Mobilizing without the Masses: Control and Contention in China

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Friday, January 12th, 2018

Friday, January 12, 20183:00PM - 5:00PMThe Vivian and David Campbell Conference Facility, 1 Devonshire Place (Devonshire Pl. & Hoskin Ave.)
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The launch of Mobilizing without the Masses: Control and Contention in China written by Diana Fu (University of Toronto) and published by Cambridge University Press (2017).

“When advocacy organizations are forbidden from rallying people to take to the streets, what do they do? When activists are detained for coordinating protests, are their hands ultimately tied? Based on political ethnography inside both legal and blacklisted labor organizations in China, this book reveals how state repression is deployed on the ground and to what effect on mobilization. It presents a novel dynamic of civil society contention – mobilizing without the masses – that lowers the risk of activism under duress. Instead of facilitating collective action, activists coach the aggrieved to challenge authorities one by one. In doing so, they lower the risks of organizing while empowering the weak. This dynamic represents a third pathway of contention that challenges conventional understandings of mobilization in an illiberal state. It takes readers inside the world of underground labor organizing and opens the black box of repression inside the world’s most powerful authoritarian state.”

Author Bio:

Diana Fu is an assistant professor of political science at The University of Toronto and an affiliate of the Asian Institute, Munk School of Global Affairs. Fu’s research examines the relationship between popular contention, state power, and civil society in contemporary China. Her book Mobilizing Without the Masses: Control and Contention in China, is to be published in 2017 with Cambridge Studies in Contentious Politics Series and Columbia University’s Studies of the Weatherhead East Asia Institute. It examines state control and civil society contention under authoritarian rule. Based on two years of ethnographic research that tracks the development of informal labor organizations, the book explores counterintuitive dynamics of organized contention in post-1989 China.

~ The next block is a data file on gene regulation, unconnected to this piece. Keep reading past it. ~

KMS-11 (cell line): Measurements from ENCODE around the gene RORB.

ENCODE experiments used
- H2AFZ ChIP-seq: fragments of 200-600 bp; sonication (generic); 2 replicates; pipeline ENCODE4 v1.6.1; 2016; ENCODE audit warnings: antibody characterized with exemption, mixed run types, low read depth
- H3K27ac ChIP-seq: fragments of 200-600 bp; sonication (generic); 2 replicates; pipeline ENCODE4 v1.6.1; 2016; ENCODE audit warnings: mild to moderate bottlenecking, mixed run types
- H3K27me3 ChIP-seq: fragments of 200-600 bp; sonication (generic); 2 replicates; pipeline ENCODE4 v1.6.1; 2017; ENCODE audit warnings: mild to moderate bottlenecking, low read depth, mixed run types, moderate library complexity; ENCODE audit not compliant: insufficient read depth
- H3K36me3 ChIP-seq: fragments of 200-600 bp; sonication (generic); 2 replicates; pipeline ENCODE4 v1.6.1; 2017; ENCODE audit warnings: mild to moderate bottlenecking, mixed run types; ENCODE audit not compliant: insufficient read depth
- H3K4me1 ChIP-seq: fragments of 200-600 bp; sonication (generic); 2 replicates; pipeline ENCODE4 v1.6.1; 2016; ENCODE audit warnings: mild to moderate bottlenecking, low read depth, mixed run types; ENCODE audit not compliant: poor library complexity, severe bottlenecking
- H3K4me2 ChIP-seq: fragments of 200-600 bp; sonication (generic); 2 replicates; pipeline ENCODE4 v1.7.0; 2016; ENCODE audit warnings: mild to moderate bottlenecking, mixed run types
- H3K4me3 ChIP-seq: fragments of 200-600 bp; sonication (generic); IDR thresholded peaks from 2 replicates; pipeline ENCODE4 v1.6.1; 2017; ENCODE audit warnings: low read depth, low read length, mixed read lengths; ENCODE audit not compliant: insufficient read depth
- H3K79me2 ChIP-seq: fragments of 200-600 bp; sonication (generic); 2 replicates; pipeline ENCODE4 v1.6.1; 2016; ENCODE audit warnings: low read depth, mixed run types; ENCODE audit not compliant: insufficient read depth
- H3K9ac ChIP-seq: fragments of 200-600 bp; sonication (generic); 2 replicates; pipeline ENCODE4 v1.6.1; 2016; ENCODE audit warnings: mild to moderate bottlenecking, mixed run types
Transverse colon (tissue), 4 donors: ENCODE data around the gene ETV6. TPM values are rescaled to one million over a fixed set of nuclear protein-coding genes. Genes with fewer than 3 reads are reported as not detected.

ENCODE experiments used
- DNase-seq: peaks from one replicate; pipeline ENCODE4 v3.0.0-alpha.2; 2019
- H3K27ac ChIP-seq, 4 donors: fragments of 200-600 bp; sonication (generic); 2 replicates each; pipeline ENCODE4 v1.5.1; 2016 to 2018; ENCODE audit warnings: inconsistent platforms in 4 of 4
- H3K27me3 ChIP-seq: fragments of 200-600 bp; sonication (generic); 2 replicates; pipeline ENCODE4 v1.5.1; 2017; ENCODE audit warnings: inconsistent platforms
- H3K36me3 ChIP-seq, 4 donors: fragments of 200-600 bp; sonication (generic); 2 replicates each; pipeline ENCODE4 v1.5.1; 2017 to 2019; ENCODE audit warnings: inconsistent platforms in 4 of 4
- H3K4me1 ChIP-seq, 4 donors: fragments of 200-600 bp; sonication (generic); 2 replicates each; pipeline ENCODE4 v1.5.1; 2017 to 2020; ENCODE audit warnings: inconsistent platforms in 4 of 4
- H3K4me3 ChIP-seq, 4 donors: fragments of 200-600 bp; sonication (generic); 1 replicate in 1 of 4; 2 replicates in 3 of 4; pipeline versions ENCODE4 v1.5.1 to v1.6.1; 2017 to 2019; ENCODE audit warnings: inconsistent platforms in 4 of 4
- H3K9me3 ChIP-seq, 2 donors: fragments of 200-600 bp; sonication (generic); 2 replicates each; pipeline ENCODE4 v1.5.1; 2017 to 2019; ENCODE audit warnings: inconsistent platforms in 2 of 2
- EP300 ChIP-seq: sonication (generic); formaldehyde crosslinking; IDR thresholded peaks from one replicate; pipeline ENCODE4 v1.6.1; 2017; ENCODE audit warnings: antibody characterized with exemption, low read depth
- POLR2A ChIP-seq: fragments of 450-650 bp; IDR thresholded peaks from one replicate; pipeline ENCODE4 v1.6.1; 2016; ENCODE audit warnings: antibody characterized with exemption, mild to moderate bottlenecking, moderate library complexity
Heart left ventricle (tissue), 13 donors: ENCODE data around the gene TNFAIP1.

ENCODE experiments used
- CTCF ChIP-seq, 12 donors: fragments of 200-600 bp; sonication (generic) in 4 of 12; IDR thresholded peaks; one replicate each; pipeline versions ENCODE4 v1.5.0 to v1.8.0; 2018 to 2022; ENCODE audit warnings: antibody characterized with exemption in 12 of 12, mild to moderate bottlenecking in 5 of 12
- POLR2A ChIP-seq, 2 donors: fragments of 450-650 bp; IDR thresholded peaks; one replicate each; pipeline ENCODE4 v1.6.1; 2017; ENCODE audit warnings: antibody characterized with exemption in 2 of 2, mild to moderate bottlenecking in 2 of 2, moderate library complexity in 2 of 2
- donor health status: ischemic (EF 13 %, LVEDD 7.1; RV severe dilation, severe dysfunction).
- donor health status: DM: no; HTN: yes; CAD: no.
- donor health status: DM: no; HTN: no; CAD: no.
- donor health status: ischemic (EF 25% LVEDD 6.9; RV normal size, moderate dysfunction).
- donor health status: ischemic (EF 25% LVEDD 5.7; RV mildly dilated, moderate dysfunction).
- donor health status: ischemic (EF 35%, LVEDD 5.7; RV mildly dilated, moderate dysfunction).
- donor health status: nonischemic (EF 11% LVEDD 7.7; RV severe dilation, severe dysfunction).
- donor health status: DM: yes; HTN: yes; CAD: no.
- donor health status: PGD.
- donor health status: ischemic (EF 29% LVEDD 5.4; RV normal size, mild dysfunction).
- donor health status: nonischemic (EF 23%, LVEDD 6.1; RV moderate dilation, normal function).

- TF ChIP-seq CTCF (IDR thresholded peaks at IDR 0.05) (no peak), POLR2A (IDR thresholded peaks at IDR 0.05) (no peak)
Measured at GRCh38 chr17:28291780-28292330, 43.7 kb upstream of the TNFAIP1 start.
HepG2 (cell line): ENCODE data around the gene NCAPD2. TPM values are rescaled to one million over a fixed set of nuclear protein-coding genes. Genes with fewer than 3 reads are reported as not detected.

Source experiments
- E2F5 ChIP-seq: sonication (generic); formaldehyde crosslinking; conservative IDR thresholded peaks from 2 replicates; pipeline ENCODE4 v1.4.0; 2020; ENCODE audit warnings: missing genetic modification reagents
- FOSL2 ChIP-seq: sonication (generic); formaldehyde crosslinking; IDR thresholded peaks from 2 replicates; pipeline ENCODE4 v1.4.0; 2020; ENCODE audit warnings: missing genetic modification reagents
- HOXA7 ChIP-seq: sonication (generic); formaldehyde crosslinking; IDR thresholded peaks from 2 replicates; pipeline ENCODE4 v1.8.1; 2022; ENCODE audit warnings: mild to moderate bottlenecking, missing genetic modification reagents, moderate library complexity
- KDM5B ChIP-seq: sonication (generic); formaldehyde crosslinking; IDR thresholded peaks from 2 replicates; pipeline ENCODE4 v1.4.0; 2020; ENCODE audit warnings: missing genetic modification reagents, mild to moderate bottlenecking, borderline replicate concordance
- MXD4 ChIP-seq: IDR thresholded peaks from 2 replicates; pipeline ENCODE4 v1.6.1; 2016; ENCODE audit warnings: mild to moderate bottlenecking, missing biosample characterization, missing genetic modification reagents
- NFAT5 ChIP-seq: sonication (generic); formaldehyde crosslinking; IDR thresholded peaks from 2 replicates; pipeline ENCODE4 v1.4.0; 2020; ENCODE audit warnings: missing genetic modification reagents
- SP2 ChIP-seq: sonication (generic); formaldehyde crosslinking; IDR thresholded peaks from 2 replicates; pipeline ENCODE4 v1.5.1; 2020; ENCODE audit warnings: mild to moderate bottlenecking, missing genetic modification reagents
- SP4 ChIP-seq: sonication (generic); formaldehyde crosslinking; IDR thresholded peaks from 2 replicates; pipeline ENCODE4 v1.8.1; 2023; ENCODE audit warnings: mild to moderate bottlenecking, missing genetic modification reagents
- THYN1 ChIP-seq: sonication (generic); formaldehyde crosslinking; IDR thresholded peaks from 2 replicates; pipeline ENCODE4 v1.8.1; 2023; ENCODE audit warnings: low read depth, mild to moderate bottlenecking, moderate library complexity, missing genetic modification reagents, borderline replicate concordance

Articles that are part of this broader project have appeared in Governance (2017), Comparative Political Studies (2017), The China Journal (2018), among others.

Diana Fu graduated with distinction from Oxford University (M.Phil. in Development Studies and D.Phil in Politics), where she studied as a Rhodes Scholar. Prior to joining the department, she was a Walter H. Shorenstein Postdoctoral Fellow at Stanford University. She was also a Predoctoral Fellow at the Massachusetts Institute of Technology. Fu’s research has been supported by the Harold Hyam Wingate Foundation, the Chiang Ching Kuo Foundation, and the Rhodes Trust.

Fu’s writing and research have appeared in The Economist, Foreign Affairs, The Washington Post, Boston Review, Nick Kristof’s On the Ground Blog (The New York Times), PostGlobal, and Global Brief.

To purchase the Kindle copy of the book follow this link

Visit Diana Fu’s website by clicking here


Shannon Garden-Smith
(416) 946-8996


Joseph Wong
Vice-Provost & Associate Vice-President, University of Toronto Ralph and Roz Halbert Professor of Innovation, Munk School of Global Affairs Professor, Political Science, University of Toronto

Diana Fu
Assistant Professor of Political Science, University of Toronto; affiliate of the Asian Institute, Munk School of Global Affairs

Michael Bernhard
Inaugural Raymond and Miriam Ehrlich Eminent Scholar Chair in Political Science at the University of Florida

Dan Slater
Professor, Department of Political Science, University of Michigan

Randall Hansen
Opening Remarks
Interim Director, Munk School of Global Affairs.

Antoinette Handley
Closing Remarks
Associate Professor, Chair, Department of Political Science

Main Sponsor

Asian Institute


Department of Political Science

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